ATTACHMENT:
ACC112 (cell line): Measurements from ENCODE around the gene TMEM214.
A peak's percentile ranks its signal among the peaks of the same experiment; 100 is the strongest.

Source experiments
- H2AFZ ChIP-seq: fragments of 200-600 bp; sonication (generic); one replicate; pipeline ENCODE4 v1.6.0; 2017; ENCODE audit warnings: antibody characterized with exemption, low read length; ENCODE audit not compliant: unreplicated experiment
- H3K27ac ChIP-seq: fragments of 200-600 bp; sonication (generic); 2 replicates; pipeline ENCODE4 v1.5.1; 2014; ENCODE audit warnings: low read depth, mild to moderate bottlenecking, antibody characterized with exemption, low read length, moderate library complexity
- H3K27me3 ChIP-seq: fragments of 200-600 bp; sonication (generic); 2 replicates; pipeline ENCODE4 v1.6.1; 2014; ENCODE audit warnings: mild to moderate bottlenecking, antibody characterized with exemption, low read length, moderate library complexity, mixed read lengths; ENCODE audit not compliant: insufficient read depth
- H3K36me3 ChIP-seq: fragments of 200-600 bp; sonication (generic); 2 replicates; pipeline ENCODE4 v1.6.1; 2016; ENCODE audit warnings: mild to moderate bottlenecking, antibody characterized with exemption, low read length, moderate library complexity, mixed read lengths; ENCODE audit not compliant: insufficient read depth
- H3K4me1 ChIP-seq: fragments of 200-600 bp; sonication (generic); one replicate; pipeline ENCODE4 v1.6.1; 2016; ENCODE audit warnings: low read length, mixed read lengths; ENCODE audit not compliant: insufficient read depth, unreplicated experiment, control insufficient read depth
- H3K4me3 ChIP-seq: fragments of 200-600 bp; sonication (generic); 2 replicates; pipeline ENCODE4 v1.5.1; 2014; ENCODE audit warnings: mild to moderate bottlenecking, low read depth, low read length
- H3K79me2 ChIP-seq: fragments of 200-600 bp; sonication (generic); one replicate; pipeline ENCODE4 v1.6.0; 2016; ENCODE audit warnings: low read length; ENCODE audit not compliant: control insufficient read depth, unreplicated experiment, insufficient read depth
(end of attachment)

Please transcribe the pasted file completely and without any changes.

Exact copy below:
ACC112 (cell line): Measurements from ENCODE around the gene TMEM214.
A peak's percentile ranks its signal among the peaks of the same experiment; 100 is the strongest.

Source experiments
- H2AFZ ChIP-seq: fragments of 200-600 bp; sonication (generic); one replicate; pipeline ENCODE4 v1.6.0; 2017; ENCODE audit warnings: antibody characterized with exemption, low read length; ENCODE audit not compliant: unreplicated experiment
- H3K27ac ChIP-seq: fragments of 200-600 bp; sonication (generic); 2 replicates; pipeline ENCODE4 v1.5.1; 2014; ENCODE audit warnings: low read depth, mild to moderate bottlenecking, antibody characterized with exemption, low read length, moderate library complexity
- H3K27me3 ChIP-seq: fragments of 200-600 bp; sonication (generic); 2 replicates; pipeline ENCODE4 v1.6.1; 2014; ENCODE audit warnings: mild to moderate bottlenecking, antibody characterized with exemption, low read length, moderate library complexity, mixed read lengths; ENCODE audit not compliant: insufficient read depth
- H3K36me3 ChIP-seq: fragments of 200-600 bp; sonication (generic); 2 replicates; pipeline ENCODE4 v1.6.1; 2016; ENCODE audit warnings: mild to moderate bottlenecking, antibody characterized with exemption, low read length, moderate library complexity, mixed read lengths; ENCODE audit not compliant: insufficient read depth
- H3K4me1 ChIP-seq: fragments of 200-600 bp; sonication (generic); one replicate; pipeline ENCODE4 v1.6.1; 2016; ENCODE audit warnings: low read length, mixed read lengths; ENCODE audit not compliant: insufficient read depth, unreplicated experiment, control insufficient read depth
- H3K4me3 ChIP-seq: fragments of 200-600 bp; sonication (generic); 2 replicates; pipeline ENCODE4 v1.5.1; 2014; ENCODE audit warnings: mild to moderate bottlenecking, low read depth, low read length
- H3K79me2 ChIP-seq: fragments of 200-600 bp; sonication (generic); one replicate; pipeline ENCODE4 v1.6.0; 2016; ENCODE audit warnings: low read length; ENCODE audit not compliant: control insufficient read depth, unreplicated experiment, insufficient read depth